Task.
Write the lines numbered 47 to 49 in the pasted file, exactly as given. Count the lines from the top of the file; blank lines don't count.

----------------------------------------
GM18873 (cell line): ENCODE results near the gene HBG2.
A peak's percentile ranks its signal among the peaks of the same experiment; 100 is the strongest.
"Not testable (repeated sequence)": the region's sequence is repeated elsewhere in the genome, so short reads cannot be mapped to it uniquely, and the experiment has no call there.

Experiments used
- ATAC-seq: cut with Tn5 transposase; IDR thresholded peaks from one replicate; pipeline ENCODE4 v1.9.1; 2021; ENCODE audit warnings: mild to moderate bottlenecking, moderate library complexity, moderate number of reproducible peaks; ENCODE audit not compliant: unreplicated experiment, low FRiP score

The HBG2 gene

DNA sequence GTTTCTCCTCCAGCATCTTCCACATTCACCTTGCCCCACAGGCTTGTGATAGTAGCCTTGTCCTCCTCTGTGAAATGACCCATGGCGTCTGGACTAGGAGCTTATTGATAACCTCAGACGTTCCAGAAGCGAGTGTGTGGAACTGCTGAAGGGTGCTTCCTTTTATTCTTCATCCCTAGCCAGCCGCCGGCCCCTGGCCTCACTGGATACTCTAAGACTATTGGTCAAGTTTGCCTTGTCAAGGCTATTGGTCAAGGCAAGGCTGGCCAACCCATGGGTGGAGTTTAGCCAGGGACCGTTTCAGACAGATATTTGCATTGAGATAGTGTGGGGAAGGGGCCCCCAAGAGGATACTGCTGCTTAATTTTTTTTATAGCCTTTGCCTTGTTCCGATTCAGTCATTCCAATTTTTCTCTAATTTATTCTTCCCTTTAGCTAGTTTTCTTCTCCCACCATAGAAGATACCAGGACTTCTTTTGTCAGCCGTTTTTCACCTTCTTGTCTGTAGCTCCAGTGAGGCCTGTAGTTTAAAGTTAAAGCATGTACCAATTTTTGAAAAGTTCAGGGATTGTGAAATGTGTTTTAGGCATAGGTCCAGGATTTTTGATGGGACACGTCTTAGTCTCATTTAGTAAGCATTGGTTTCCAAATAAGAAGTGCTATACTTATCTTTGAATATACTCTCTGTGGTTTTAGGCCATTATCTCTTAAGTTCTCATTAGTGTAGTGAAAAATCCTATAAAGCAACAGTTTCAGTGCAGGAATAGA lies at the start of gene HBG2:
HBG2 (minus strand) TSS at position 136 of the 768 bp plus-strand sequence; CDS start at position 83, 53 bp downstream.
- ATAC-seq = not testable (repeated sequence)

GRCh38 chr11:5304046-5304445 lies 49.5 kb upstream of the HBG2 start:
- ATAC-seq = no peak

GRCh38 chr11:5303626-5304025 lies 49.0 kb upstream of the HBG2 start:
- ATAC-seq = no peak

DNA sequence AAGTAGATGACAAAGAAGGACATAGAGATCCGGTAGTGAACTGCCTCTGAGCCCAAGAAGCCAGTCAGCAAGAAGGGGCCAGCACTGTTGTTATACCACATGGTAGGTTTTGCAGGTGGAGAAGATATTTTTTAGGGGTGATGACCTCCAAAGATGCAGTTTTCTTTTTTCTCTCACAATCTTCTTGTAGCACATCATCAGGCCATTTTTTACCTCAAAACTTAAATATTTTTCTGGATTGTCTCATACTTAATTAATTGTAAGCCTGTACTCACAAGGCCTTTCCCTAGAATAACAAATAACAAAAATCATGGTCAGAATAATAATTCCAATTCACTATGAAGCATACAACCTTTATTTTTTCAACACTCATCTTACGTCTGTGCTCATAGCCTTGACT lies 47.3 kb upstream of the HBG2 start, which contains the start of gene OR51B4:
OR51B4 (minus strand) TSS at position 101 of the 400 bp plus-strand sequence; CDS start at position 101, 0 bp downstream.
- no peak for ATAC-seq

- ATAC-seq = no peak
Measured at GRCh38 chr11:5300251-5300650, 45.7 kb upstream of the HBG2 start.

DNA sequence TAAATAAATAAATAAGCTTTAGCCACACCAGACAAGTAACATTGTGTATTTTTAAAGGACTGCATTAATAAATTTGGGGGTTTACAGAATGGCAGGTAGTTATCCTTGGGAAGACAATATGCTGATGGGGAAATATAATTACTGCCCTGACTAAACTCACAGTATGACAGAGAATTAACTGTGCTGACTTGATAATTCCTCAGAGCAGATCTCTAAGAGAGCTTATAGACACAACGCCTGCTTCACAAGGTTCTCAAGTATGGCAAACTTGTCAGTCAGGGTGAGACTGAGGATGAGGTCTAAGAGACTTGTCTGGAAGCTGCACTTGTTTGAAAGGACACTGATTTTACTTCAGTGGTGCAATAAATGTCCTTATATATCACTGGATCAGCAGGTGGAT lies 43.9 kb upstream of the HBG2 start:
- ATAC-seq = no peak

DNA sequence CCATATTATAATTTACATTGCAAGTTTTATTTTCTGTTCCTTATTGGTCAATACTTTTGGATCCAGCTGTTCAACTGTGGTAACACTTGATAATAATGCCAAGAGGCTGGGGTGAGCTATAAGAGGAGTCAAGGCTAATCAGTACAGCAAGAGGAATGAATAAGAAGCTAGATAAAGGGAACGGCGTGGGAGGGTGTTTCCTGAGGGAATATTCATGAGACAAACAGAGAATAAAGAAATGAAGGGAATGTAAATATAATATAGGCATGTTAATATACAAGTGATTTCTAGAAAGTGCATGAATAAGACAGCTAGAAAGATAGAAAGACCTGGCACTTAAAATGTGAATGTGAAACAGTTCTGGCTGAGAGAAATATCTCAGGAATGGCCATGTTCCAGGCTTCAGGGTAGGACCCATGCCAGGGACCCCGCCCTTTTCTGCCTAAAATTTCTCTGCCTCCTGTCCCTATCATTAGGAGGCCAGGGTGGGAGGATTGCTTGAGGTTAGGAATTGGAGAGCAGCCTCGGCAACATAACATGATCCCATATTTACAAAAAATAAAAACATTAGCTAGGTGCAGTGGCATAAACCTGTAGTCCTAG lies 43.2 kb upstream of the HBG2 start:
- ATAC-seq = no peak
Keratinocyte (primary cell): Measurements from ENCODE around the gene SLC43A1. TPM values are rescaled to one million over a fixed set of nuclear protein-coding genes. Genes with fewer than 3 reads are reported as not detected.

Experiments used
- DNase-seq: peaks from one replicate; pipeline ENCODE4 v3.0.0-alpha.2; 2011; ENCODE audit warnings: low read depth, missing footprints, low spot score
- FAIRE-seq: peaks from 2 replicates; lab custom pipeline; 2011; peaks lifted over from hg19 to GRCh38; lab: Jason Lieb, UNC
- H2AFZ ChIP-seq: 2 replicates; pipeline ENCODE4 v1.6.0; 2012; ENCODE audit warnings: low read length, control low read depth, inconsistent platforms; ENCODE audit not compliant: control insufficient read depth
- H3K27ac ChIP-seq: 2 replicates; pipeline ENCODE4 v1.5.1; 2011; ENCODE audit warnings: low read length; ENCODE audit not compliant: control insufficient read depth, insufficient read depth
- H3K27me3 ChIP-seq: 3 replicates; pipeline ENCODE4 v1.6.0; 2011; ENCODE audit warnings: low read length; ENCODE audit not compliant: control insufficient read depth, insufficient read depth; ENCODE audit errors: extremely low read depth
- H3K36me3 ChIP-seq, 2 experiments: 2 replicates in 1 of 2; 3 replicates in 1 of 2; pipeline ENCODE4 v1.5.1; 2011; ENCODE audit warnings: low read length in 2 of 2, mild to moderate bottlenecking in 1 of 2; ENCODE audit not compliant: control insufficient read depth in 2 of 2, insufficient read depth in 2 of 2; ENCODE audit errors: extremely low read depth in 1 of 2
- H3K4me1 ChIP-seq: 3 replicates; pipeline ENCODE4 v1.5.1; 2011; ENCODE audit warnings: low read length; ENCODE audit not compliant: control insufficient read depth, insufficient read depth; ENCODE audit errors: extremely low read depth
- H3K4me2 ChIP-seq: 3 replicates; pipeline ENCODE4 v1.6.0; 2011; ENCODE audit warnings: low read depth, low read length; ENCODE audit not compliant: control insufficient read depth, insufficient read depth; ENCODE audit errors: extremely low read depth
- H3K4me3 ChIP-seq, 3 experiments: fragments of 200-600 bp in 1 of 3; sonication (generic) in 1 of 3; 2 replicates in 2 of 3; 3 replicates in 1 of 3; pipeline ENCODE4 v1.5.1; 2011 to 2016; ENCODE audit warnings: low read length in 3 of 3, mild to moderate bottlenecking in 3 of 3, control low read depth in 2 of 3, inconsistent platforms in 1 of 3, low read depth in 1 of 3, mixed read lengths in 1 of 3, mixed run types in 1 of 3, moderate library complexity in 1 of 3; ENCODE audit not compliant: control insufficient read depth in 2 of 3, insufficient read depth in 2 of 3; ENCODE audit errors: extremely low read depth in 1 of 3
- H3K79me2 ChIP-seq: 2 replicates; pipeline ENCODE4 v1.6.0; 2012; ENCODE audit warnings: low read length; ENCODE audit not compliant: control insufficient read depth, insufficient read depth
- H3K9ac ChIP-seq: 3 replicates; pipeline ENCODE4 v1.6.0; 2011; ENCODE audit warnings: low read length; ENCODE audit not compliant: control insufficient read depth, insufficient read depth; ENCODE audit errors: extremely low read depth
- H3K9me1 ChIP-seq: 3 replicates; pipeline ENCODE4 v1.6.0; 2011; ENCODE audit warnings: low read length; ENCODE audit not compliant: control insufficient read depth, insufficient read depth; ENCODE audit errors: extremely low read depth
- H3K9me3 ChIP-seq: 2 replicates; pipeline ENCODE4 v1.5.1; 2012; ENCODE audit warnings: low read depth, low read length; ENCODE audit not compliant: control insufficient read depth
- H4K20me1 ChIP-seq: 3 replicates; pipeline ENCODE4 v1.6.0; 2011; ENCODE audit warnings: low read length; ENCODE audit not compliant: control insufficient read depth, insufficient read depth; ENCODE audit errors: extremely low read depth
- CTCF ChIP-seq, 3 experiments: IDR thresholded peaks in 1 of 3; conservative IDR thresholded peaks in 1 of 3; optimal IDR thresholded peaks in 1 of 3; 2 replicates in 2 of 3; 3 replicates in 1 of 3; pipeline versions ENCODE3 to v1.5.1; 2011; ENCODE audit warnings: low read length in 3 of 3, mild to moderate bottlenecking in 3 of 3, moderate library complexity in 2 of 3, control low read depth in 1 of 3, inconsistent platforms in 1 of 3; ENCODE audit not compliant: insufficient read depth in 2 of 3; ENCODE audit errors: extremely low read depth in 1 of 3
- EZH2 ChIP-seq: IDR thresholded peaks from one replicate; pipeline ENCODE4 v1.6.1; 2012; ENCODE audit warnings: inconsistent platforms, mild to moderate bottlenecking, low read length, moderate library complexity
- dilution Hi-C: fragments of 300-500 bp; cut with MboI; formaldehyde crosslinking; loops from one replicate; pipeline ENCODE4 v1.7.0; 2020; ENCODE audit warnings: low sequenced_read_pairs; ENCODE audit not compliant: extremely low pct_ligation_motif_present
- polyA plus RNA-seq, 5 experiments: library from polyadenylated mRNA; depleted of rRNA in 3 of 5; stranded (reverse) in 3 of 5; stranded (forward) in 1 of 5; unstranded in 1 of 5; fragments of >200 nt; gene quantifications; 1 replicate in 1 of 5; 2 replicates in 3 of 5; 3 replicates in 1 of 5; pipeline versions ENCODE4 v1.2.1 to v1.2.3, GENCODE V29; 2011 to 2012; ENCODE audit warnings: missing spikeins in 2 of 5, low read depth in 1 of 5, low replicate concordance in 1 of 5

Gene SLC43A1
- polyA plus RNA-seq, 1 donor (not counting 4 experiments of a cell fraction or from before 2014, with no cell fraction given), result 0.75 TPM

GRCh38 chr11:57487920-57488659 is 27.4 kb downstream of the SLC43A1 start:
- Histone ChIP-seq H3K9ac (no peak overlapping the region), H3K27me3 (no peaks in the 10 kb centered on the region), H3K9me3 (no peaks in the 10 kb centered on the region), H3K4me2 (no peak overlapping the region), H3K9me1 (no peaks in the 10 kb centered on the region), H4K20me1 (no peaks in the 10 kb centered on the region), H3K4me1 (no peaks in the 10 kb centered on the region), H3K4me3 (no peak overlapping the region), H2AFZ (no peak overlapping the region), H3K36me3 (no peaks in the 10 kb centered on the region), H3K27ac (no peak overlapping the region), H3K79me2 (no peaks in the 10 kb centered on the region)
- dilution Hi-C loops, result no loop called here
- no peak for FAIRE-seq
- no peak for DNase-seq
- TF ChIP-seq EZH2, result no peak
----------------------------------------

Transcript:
- dilution Hi-C loops, result no loop called here
- no peak for FAIRE-seq
- no peak for DNase-seq